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Sex is ... Irritating?

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Anonymous asks:

I have been sexually active for about three years now and have always had a problem with irritation after sex. I have recurring urinary tract infections which are now under control with medication, so I always assumed that the irritation was just the beginning of the infections. However, now that the UTIs are under control I have still been experiencing soreness, itchiness, and redness around the vaginal opening. Should I be using a different lubricant or am I allergic to latex? Are there good hypoallergenic lubes and condoms? Also, my boyfriend is on the larger side of the penis spectrum, so I don't know if the problem could be that we don't have an effective enough lube. Please, help!

Stephanie replies:

One of the first things you generally want to think about in terms of any problems during or after sex such as you’re having with irritation, is when was the last time you were in to see your gynecologist? I can see from your question that you’ve been to a doctor about the UTIs, and that’s good. But if you’re not up to date with your yearly screenings that’s a place to start. Sometimes there’s an underlying cause to pain and irritation, and they would be able to help you figure out if that’s the case.

The second question you’re going to want to consider is whether or not you’re up to date with your STI tests, since you are sexually active. Some STIs can also cause some of these same symptoms, and really once you become sexually active it’s something that’s important for you to keep up with anyway.

Once you get the basic healthcare needs and questions out of the way, then it’s a bit easier to begin narrowing down what else can be the cause of the irritation.

Here it’s a game of mixing and matching, changing little things to see what works for you. First, let’s take a look at what type of lubricant you are using, and whether or not the condoms you are using come with a spermicide/ spermicidal lubricant already on them. Irritation to spermicides is actually much more common than an allergy to latex is, so it’s usually the first to be ruled in or out with irritation.

Basically spermicides are dish soap, and when you consider how delicate genital tissue really is – it’s easy to understand why for a lot of people they just don’t feel very good. If you’re buying condoms that have a spermicide, or you’re using a spermicidal lubricant – let’s start with ditching that first and see if you’re still having that reaction. Know too that this doesn’t mean you’re any less protected – because the amount of spermicide on condoms is really so little that were a condom to fail it’s still more advisable to use EC to reduce the risk of pregnancy (And if the condom doesn’t fail, spermicides don’t get a chance to do their thing anyway.).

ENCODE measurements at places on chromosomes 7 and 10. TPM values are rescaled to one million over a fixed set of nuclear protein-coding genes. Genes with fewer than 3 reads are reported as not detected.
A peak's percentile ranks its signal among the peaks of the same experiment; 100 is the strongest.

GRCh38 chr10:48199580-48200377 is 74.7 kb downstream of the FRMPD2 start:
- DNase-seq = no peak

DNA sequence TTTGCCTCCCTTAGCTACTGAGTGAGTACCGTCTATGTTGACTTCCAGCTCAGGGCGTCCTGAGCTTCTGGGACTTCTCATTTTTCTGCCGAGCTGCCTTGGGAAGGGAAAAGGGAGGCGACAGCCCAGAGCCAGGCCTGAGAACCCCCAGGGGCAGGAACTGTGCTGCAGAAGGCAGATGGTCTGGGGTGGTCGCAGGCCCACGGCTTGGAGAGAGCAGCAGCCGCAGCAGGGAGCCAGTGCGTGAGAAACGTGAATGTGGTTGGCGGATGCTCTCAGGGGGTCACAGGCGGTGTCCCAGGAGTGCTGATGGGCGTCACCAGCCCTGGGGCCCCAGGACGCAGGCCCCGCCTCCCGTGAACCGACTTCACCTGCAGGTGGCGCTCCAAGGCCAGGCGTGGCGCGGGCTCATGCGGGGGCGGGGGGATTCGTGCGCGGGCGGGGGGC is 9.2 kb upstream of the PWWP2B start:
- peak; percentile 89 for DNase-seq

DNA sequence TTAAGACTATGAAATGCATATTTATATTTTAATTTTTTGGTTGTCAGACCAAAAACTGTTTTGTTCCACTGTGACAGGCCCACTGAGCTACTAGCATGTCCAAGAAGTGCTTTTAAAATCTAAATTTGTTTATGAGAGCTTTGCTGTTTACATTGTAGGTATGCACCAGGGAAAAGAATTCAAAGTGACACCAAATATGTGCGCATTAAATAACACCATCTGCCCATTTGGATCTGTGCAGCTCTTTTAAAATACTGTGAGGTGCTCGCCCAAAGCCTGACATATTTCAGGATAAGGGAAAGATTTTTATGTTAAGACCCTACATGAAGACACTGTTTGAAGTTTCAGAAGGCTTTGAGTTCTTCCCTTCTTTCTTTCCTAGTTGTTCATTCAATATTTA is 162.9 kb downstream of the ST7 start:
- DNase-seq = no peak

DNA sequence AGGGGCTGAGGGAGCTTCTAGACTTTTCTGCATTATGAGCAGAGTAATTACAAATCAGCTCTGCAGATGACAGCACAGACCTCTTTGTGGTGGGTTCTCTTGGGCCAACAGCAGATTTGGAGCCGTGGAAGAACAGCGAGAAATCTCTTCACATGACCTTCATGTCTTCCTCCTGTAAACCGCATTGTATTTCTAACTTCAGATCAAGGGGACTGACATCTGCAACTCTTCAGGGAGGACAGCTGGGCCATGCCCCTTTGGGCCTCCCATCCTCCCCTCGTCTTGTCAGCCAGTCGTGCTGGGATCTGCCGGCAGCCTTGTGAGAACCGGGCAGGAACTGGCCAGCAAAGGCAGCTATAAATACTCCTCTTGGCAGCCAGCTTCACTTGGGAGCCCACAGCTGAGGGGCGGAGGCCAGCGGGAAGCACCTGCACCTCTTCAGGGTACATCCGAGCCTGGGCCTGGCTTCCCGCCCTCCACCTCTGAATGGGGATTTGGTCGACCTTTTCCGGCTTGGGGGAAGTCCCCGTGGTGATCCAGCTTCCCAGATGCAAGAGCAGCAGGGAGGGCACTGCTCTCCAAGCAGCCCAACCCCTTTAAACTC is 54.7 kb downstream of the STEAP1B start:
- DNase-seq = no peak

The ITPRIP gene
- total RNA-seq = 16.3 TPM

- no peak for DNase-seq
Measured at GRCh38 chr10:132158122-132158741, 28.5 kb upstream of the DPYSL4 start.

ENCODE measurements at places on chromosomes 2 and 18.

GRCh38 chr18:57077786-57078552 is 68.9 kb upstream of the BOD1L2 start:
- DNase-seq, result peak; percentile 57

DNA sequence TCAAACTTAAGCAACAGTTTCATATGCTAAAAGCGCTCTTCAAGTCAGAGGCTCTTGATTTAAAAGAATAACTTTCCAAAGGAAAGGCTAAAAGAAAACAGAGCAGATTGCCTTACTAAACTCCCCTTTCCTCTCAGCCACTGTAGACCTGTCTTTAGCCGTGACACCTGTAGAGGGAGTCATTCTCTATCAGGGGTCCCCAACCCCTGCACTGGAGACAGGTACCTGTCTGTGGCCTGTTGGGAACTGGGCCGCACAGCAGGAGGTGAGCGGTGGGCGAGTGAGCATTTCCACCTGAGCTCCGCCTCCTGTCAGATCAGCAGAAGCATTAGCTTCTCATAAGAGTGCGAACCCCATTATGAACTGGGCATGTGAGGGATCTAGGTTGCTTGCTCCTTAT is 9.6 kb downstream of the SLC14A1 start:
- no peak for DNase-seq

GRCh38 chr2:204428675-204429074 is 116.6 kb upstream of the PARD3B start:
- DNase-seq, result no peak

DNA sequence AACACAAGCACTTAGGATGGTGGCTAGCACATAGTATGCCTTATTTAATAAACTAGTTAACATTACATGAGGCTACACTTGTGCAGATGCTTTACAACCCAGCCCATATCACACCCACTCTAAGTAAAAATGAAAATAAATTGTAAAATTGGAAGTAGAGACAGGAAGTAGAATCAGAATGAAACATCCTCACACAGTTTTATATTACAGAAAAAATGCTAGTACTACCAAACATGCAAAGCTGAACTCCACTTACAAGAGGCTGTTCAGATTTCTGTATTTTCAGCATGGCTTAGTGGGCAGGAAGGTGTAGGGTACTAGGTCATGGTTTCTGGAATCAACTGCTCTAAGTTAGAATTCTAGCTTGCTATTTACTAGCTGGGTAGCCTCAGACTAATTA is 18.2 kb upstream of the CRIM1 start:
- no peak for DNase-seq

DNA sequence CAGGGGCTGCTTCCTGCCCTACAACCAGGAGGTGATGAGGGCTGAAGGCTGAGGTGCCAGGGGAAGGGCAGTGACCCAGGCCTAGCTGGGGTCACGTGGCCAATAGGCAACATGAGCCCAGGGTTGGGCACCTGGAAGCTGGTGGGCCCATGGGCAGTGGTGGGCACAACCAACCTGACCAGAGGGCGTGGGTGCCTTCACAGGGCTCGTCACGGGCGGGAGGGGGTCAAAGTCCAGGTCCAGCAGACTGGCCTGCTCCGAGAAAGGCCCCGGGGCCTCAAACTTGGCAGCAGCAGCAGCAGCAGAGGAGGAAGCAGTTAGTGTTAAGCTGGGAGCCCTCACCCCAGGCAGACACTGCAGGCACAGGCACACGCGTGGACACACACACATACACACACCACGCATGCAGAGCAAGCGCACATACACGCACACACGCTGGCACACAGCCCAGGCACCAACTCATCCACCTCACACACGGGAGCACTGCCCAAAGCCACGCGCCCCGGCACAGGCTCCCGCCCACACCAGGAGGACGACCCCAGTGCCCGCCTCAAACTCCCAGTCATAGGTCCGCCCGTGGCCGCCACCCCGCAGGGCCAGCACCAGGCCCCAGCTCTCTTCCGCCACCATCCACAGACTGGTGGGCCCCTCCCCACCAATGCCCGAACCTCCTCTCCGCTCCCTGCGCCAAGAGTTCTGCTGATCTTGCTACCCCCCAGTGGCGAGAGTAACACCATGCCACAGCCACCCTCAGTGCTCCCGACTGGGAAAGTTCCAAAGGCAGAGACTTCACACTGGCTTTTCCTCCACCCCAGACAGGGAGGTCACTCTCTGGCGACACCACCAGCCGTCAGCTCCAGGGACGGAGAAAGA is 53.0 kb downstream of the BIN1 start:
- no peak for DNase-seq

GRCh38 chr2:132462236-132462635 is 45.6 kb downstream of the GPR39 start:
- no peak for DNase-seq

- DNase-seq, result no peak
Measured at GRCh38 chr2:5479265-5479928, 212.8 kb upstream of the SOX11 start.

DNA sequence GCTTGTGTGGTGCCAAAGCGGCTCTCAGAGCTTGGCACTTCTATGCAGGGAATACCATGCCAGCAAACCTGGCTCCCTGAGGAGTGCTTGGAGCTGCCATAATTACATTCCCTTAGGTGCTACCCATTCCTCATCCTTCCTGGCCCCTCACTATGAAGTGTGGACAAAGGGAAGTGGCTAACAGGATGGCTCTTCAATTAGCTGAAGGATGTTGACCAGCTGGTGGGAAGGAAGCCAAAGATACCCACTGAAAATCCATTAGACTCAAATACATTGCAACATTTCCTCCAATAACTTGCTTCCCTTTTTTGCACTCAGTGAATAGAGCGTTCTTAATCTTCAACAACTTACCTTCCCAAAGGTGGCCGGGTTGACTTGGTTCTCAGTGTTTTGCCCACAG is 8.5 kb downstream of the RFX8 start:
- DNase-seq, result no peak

If you’re not using any products with a spermicide, then you look at the lubricant and the condoms. Actually, one of the best ways to test for a latex allergy/ sensitivity is just to be exposed to latex for a short period of time and check for a reaction. You can actually test this with your hand by wearing a latex glove for a short period of time (usually around 15-20 minutes) then removing it and checking for a reaction. You’ll notice some of the same things you described with the irritation in your question – a rash, itchiness, or other discomfort. It can also seem a bit sore if you react. If so, you’ll want to make sure your doctor knows (especially too since many doctor’s use latex gloves). You can also test this by changing to a non latex condom (polyurethane) to see if that makes a difference. You can usually find at least one brand of polyurethane condom at your local pharmacy.

As well, you might find that you’re allergic or sensitive to the type of lubricant that you are using, so trying a different brand of lubricant can be helpful in that. Check to be sure that it’s a water based lubricant as well, such as astroglide, liquid silk, or pink. As far as not using enough lubricant, how does sex feel for you while it’s happening? Do you usually feel like there’s not enough lubricant, or that you’re feeling a bit of irritation throughout? If so, using more lubricant may be beneficial. All together though, it’s really about mixing things up a bit until you find what works and feels best for you.

While you’re finding out what’s causing the irritation, here’re a few tips to help in dealing with that irritation: Wearing loose clothing and cotton underwear will help your skin "breathe." Make sure you’re using a mild/ gentle soap, because some soaps can cause more irritation to the area. Too, make sure you’re not having any type of genital sex until the irritation has passed, because irritating the skin more is going to be really uncomfortable for you and will not help you heal. Also, keep a watch on how long it takes for the irritation to go away, and if it lasts more than a few days make sure to get an appointment with your gynecologist.

Here are a few links with some additional information for you:

written 19 Dec 2009 . updated 27 Jan 2014

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